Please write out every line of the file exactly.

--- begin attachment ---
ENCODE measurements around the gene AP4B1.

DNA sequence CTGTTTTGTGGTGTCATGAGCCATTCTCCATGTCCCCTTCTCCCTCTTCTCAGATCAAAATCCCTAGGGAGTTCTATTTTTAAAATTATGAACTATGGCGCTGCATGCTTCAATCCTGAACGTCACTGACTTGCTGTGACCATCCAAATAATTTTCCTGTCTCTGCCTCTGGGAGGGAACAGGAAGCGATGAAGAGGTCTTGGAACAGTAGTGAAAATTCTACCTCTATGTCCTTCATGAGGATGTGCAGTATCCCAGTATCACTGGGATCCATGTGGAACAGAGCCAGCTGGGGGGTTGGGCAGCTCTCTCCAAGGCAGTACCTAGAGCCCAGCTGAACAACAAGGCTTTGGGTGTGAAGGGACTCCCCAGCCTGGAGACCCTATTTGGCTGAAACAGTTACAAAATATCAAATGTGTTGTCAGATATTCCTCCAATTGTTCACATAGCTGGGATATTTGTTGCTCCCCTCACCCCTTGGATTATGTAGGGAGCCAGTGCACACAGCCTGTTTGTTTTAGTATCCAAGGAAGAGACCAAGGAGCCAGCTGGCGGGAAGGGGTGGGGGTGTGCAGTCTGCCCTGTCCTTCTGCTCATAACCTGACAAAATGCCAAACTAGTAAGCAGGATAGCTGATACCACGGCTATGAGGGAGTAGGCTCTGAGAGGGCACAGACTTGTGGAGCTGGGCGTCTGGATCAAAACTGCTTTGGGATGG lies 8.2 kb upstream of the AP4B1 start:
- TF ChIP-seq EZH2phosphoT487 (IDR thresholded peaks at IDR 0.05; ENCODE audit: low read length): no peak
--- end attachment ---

ENCODE measurements around the gene AP4B1.

DNA sequence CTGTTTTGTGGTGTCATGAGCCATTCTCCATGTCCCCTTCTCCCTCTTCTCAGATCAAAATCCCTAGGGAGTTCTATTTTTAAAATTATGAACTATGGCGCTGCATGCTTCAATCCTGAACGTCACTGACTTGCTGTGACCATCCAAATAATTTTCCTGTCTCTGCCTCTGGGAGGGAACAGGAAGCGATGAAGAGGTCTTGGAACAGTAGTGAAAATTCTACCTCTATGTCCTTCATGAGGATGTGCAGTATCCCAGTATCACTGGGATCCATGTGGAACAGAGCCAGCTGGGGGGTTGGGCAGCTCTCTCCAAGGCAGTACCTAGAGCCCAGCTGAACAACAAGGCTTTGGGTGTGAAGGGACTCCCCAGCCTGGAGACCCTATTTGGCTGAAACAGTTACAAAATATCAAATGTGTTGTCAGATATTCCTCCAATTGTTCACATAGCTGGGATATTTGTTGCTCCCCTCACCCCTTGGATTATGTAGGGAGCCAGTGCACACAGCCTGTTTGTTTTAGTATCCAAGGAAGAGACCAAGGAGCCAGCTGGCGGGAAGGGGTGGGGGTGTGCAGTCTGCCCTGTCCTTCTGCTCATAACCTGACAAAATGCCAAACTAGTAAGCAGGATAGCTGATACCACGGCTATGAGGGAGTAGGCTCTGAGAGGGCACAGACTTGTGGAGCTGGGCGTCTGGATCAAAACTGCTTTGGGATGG lies 8.2 kb upstream of the AP4B1 start:
- TF ChIP-seq EZH2phosphoT487 (IDR thresholded peaks at IDR 0.05; ENCODE audit: low read length): no peak